How a Pet Can Improve Your Health

If you’re trying to convince your spouse or roommate to welcome a pet into your home, you might want to mention the benefits it has for your health. 

Physical Health Benefits of Having a Pet

If you’ve ever owned a dog, you probably know all about some of the physical health benefits of having a pet. That’s because walking your dog is good exercise for both of you.

All those steps from regularly walking your dog around the block add up, and you’re more likely to get exercise into your day.

Having a pet also benefits your physical health in other ways. A 2013 statement from the American Heart Association reported that pet ownership is linked to lower cholesterol, lower blood pressure and lower blood sugar. 

Mental Health Benefits of Having a Pet

The increased physical activity mentioned above also plays a key role in keeping you mentally healthy, but simply having a pet around can boost your mental health When you pet a dog or a cat, your cortisol, the hormone responsible for feelings of stress, lowers.

Having a pet also boosts overall happiness and well-being. A 2023 study found that having a pet of any kind, but especially a dog or cat, is a mood-booster. That’s because we consider our four-legged companions sources of unconditional love, affection, support and companionship.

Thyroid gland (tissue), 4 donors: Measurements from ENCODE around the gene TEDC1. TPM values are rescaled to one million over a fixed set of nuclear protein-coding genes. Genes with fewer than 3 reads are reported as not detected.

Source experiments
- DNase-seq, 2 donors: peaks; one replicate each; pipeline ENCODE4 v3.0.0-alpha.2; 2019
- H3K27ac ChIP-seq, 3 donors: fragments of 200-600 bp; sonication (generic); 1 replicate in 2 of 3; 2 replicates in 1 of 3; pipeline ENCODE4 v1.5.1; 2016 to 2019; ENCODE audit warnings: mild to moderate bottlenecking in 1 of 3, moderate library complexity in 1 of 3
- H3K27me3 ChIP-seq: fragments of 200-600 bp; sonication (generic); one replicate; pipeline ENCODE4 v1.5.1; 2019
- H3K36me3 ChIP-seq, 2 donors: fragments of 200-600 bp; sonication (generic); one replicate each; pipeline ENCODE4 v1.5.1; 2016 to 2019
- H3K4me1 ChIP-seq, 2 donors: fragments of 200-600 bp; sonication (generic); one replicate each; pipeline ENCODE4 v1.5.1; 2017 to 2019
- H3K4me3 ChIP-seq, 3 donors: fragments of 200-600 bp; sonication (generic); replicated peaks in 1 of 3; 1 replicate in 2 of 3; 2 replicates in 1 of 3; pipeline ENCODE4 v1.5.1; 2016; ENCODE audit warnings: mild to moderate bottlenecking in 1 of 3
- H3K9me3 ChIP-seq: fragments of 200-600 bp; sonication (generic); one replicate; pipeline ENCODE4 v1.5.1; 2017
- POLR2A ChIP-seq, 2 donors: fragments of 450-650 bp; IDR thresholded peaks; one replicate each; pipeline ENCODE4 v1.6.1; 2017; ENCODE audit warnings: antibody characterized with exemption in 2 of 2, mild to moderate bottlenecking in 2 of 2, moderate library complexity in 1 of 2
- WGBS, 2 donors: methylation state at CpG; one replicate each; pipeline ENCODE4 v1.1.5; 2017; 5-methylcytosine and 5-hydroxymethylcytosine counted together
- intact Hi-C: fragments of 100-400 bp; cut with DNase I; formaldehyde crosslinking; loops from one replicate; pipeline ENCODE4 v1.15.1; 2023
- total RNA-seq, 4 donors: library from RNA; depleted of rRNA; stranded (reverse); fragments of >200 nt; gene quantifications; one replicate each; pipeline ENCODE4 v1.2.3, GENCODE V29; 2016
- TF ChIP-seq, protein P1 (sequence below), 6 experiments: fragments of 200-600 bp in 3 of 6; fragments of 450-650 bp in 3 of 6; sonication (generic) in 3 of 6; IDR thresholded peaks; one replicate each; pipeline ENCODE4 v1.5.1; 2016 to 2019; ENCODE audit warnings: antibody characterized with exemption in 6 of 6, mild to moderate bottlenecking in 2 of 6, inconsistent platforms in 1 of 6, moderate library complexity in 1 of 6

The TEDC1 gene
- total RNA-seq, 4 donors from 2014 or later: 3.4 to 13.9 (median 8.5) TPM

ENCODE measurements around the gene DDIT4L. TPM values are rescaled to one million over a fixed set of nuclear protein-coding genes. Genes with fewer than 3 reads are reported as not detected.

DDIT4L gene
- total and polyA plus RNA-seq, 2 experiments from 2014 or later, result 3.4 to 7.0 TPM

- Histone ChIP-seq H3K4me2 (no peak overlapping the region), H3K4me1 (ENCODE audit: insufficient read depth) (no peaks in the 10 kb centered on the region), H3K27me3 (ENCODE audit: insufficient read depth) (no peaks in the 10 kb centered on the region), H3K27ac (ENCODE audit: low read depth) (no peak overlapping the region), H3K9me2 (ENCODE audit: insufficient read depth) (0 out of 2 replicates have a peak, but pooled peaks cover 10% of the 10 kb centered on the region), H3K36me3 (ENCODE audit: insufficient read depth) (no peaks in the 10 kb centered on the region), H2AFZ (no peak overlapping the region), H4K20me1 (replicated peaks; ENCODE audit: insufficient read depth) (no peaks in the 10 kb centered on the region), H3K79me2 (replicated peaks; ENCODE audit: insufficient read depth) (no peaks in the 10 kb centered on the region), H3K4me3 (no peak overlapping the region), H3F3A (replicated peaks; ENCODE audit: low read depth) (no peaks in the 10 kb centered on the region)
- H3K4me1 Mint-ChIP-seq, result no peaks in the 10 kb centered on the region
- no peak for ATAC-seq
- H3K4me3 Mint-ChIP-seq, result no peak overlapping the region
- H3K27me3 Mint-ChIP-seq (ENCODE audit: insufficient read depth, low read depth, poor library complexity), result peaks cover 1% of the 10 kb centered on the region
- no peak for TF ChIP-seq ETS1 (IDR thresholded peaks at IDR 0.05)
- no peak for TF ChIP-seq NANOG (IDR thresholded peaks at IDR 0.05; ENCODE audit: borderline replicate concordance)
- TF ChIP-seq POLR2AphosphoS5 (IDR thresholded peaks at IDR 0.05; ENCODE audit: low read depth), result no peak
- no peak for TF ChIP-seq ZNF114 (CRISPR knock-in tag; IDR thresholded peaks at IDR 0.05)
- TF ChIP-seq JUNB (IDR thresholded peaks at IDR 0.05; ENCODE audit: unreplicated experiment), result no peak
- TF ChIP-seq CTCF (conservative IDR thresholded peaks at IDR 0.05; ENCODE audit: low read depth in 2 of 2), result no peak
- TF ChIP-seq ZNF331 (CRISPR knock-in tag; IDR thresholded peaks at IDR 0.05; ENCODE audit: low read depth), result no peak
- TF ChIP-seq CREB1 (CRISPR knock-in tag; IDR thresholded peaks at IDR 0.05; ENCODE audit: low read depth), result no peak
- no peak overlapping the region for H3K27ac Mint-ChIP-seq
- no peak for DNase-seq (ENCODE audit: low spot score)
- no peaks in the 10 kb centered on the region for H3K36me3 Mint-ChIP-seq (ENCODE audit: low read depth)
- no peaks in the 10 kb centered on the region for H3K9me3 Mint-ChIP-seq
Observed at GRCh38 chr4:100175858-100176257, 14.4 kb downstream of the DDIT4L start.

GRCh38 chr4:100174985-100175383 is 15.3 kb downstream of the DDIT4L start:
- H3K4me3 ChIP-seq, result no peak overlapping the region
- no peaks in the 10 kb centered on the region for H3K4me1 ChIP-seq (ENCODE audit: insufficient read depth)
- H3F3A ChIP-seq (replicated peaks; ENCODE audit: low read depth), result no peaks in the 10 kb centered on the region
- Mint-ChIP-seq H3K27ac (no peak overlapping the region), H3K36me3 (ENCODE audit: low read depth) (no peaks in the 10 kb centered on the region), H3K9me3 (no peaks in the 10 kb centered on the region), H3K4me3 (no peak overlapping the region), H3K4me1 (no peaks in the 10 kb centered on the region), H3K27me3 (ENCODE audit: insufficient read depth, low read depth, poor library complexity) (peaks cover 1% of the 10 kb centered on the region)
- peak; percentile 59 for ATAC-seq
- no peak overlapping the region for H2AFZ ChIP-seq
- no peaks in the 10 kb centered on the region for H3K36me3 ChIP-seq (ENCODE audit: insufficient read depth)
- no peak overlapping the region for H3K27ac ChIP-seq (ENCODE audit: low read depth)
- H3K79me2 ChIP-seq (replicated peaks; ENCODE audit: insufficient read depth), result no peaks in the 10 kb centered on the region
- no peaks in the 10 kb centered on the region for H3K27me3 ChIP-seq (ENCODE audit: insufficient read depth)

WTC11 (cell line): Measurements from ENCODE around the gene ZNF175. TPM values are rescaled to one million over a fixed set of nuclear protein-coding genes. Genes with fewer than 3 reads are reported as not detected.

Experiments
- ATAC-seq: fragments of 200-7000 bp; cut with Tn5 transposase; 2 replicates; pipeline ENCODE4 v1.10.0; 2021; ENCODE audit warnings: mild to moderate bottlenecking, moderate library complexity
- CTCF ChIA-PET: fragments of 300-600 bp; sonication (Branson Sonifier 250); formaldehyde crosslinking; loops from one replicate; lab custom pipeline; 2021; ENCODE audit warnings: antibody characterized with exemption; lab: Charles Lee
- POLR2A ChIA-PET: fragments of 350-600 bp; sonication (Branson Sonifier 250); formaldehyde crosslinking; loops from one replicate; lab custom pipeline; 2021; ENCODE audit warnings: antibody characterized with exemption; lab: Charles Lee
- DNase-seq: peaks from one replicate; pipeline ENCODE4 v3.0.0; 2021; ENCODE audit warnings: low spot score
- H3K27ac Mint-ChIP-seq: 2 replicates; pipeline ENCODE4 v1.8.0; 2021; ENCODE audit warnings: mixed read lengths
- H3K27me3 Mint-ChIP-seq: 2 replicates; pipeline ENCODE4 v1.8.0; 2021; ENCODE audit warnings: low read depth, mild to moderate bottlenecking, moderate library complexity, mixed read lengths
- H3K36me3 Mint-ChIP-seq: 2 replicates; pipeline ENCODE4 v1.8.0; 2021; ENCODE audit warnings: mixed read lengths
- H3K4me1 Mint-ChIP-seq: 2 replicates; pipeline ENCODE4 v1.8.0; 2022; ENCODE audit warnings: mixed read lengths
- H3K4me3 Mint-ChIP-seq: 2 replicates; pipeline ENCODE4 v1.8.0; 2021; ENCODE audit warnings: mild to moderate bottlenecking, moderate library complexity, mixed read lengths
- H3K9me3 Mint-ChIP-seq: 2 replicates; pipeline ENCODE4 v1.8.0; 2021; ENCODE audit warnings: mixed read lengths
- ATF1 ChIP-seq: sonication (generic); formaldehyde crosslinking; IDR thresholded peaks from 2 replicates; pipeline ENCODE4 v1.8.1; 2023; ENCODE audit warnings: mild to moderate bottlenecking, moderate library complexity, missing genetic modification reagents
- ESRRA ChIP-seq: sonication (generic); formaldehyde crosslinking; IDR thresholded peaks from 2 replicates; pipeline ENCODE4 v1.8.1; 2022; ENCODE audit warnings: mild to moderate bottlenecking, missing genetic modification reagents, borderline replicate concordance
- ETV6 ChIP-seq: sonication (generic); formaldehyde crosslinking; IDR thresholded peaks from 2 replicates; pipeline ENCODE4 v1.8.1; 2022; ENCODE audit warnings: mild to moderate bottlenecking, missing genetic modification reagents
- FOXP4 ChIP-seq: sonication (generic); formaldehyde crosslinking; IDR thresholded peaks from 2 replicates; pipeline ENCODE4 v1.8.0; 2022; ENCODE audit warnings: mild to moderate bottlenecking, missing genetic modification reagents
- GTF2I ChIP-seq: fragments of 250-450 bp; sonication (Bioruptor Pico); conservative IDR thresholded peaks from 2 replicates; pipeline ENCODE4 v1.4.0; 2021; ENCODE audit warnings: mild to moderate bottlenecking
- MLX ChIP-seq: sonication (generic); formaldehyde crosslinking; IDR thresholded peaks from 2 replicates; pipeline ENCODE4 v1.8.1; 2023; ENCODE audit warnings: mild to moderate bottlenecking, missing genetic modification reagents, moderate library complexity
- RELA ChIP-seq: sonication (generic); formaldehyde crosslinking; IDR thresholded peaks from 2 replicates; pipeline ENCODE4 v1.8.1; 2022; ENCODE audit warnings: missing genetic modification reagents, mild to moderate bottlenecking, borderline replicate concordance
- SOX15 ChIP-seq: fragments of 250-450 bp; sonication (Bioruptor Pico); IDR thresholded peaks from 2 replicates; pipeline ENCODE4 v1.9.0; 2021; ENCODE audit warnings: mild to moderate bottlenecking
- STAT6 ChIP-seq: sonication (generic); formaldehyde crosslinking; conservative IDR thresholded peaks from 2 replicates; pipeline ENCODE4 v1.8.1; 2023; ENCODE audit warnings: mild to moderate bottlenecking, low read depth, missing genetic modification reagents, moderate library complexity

Pet Therapy at University Health

At University Health, we know joy and comfort are linked to healing. Our PawsUp Pet Therapy program connects therapy dogs and cats with patients, visitors and staff.

Michelle Dunn and her dog Bentley, a chiweenie (a cross between a chihuahua and dachshund), have volunteered at University Health since January 2022. Bentley’s calm demeanor and soft ears put children and adults alike at ease.

“I've had several patients say, ‘This is exactly what I needed.’ So hopefully that's changing their mindset and helping them be a little more positive in their recovery, therapy or whatever it is that they're going through,” Dunn said.

Dunn said she hopes Bentley helps patients feel better mentally so they can heal physically. “Bentley loves it, too,” she said. “I say, ‘Bentley, we're going to work today,’ and his tail starts wagging. He follows me around the house to make sure I don't leave him behind.”

Learn more about pet therapy and other volunteer opportunities at University Health.

Subscribe icon
Get healthy living and wellness information, recipes and patient stories from University Health.
View other related content by:

Tell us your patient story

Share your inspiring personal story of hope and healing at University Health.